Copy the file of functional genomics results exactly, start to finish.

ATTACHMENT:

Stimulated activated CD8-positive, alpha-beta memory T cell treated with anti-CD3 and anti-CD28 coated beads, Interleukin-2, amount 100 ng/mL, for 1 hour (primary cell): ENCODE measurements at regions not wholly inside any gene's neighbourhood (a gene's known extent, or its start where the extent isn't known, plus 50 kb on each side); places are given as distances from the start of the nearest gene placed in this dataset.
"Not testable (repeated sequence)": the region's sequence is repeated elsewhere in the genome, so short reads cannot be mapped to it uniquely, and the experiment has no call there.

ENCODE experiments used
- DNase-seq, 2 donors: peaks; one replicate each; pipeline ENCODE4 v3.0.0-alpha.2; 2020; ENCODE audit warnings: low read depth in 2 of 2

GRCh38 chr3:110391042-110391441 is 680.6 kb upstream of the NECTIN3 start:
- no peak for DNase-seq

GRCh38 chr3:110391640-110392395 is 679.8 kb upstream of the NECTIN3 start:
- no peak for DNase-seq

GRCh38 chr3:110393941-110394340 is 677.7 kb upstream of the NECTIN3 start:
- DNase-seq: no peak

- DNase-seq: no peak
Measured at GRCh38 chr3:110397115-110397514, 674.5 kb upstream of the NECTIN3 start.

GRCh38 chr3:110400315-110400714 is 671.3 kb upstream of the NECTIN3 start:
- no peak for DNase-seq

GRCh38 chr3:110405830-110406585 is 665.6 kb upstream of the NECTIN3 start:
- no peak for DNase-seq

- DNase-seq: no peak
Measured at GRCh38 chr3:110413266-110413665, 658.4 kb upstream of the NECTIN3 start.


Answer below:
Stimulated activated CD8-positive, alpha-beta memory T cell treated with anti-CD3 and anti-CD28 coated beads, Interleukin-2, amount 100 ng/mL, for 1 hour (primary cell): ENCODE measurements at regions not wholly inside any gene's neighbourhood (a gene's known extent, or its start where the extent isn't known, plus 50 kb on each side); places are given as distances from the start of the nearest gene placed in this dataset.
"Not testable (repeated sequence)": the region's sequence is repeated elsewhere in the genome, so short reads cannot be mapped to it uniquely, and the experiment has no call there.

ENCODE experiments used
- DNase-seq, 2 donors: peaks; one replicate each; pipeline ENCODE4 v3.0.0-alpha.2; 2020; ENCODE audit warnings: low read depth in 2 of 2

GRCh38 chr3:110391042-110391441 is 680.6 kb upstream of the NECTIN3 start:
- no peak for DNase-seq

GRCh38 chr3:110391640-110392395 is 679.8 kb upstream of the NECTIN3 start:
- no peak for DNase-seq

GRCh38 chr3:110393941-110394340 is 677.7 kb upstream of the NECTIN3 start:
- DNase-seq: no peak

- DNase-seq: no peak
Measured at GRCh38 chr3:110397115-110397514, 674.5 kb upstream of the NECTIN3 start.

GRCh38 chr3:110400315-110400714 is 671.3 kb upstream of the NECTIN3 start:
- no peak for DNase-seq

GRCh38 chr3:110405830-110406585 is 665.6 kb upstream of the NECTIN3 start:
- no peak for DNase-seq

- DNase-seq: no peak
Measured at GRCh38 chr3:110413266-110413665, 658.4 kb upstream of the NECTIN3 start.